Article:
Mancs super-casino win defies the odds
By James Wilson and Roger Blitz
Published: January 30 2007 11:08 | Last updated: January 30 2007 21:52
It was an object lesson in the perils of gambling. The suprise announcement that Manchester is to be the site of Britain’s first super-casino shocked everyone, including the bookies, who were offering odds of 16-1 against the city winning the licence.
Even Sir Richard Leese, the leader of Manchester council, was taken aback: “Perhaps we did not expect it but we think we deserved it. There is nothing wrong with having a pleasant surprise.”
The new casino will bring 2,700 jobs and an unquantifiable economic regeneration windfall to the city.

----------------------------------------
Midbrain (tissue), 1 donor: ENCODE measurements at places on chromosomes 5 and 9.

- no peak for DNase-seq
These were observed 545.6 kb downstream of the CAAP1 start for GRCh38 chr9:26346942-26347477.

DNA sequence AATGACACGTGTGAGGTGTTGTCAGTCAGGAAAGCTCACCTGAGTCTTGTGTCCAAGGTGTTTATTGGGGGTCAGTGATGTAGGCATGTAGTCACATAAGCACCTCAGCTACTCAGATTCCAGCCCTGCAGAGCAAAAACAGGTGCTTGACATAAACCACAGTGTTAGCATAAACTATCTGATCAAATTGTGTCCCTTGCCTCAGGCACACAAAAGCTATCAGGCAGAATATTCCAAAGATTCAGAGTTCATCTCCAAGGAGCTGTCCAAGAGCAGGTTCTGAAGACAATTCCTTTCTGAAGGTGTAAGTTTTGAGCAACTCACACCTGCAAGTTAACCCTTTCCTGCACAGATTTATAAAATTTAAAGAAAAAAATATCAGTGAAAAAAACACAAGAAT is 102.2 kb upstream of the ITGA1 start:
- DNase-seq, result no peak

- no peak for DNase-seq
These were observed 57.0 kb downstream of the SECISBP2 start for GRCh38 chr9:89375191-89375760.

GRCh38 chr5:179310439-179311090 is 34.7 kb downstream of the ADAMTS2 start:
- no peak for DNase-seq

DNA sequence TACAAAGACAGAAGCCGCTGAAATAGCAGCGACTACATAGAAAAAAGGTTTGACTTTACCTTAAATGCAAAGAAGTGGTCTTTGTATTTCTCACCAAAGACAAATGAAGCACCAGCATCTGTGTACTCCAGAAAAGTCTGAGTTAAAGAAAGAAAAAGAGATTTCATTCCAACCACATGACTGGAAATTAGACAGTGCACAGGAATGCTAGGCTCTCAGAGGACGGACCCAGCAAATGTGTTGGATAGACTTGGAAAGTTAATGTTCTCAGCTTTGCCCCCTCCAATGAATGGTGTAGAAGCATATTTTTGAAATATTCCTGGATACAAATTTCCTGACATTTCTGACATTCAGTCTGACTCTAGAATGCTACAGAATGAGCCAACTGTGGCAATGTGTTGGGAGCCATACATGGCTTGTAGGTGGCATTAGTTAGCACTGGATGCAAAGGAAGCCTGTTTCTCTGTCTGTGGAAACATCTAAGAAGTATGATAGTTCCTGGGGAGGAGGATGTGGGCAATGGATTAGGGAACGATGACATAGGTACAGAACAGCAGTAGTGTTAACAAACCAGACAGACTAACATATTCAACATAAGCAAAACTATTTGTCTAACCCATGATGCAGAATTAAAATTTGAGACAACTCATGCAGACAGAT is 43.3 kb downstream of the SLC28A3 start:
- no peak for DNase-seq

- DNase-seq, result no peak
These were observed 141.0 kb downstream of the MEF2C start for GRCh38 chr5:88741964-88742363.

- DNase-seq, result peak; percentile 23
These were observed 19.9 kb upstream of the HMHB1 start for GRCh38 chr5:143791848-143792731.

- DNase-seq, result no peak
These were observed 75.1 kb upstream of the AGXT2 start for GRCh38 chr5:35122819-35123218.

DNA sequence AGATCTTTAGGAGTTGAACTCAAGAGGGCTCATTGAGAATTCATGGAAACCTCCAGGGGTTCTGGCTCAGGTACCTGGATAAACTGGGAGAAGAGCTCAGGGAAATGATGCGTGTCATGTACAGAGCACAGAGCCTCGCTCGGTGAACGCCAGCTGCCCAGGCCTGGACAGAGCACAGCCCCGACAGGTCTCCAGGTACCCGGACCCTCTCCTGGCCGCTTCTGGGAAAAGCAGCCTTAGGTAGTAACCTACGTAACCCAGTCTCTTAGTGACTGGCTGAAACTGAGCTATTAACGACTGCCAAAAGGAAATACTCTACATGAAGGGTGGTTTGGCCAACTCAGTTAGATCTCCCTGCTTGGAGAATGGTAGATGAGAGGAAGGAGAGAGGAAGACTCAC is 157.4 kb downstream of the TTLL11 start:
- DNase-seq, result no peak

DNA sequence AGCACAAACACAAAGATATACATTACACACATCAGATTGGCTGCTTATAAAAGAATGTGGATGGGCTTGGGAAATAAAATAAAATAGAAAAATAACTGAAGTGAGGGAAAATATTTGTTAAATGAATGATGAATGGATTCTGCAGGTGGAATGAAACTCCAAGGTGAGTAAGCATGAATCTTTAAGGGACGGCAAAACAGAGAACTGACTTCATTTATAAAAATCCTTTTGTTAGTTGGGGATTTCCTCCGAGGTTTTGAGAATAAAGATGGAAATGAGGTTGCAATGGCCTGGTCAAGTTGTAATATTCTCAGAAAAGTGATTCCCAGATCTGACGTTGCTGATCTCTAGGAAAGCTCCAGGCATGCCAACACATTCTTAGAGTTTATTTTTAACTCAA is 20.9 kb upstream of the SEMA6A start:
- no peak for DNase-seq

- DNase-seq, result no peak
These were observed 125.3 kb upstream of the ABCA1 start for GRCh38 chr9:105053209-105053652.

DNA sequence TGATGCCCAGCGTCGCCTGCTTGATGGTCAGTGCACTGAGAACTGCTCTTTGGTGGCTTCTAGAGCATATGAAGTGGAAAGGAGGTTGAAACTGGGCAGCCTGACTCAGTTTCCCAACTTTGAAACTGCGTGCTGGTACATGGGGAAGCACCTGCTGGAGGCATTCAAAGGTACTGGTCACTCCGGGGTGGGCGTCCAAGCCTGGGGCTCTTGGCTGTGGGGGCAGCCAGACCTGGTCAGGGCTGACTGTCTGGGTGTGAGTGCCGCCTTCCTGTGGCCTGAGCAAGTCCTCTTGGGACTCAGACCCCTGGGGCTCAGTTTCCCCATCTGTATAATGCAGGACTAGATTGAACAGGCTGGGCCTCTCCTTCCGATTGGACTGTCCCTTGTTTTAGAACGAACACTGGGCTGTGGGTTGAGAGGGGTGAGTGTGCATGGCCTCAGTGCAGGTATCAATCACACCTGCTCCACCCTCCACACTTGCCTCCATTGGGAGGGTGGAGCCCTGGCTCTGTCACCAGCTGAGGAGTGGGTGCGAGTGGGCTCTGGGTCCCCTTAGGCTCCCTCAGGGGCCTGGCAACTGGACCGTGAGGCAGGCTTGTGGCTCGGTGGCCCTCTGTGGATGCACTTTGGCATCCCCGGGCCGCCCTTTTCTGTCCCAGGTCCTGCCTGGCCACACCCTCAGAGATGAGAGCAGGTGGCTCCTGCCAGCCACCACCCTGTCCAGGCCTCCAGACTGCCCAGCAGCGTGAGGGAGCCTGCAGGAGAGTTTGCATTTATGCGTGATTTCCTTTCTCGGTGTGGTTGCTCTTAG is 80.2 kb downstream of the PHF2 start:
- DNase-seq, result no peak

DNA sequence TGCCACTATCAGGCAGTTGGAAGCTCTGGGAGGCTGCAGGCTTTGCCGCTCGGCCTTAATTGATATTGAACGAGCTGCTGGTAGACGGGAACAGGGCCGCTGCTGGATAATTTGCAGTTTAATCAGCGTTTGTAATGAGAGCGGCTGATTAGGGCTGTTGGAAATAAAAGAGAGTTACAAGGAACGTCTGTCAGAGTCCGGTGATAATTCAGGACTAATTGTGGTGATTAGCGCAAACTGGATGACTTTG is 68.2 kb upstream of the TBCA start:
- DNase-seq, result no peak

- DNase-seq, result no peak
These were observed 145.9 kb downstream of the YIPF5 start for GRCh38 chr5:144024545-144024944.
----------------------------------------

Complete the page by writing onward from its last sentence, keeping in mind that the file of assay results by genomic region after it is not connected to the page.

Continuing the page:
The decision will spark a bidding scramble by international gaming companies to win the operating licence that Manchester will be able to award.
However, a previous council decision to designate Kerzner International as its preferred operator is likely to raise fears that a new bidding round – required by law – may be skewed. Such concerns were dismissed by the city.
Manchester had not even been the first choice in its own region; the North West Development Agency sided with Blackpool. But Blackpool, like the other supposed leading contender – Millennium Dome in Greenwich – found itself out of luck and out of pocket.
No one in the leisure industry predicted the outcome, which was announced at 11am yesterday by the casino advisory panel, headed by Prof Stephen Crow. But Manchester’s win confirms its view of itself as the UK’s trendiest and most successful regional capital.
Manchester’s win confirms its view of itself as the UK’s trendiest and most successful regional capital.